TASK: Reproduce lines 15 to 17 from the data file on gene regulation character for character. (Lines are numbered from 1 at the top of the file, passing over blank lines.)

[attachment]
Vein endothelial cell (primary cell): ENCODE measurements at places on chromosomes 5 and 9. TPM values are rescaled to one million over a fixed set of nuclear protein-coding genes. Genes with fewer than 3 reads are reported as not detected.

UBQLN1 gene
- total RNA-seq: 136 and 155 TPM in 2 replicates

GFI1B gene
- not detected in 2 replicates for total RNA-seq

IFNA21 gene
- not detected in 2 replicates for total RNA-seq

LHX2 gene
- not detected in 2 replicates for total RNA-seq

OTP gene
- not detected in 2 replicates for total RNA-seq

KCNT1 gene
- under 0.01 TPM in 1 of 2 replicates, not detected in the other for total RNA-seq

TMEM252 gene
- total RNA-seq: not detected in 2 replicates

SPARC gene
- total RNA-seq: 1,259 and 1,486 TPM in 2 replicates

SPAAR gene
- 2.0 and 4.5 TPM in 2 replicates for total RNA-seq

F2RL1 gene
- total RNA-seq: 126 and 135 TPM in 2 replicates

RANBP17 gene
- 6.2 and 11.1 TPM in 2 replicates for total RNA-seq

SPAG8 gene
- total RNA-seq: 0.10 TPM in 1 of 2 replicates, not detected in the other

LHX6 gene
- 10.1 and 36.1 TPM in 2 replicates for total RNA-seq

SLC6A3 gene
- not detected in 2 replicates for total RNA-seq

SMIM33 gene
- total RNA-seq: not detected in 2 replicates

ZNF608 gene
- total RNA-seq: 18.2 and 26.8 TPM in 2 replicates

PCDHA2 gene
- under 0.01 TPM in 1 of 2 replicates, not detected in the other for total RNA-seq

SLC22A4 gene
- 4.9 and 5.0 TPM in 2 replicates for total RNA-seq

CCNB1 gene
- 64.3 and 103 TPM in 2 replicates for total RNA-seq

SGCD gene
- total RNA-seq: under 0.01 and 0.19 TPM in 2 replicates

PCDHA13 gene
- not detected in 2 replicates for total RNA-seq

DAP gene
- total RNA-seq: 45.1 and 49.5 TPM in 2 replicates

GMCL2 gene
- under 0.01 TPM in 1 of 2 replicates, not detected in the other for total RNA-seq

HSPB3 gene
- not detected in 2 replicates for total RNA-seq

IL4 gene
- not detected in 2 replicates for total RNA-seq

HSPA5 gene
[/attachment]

- total RNA-seq: not detected in 2 replicates

SPARC gene
- total RNA-seq: 1,259 and 1,486 TPM in 2 replicates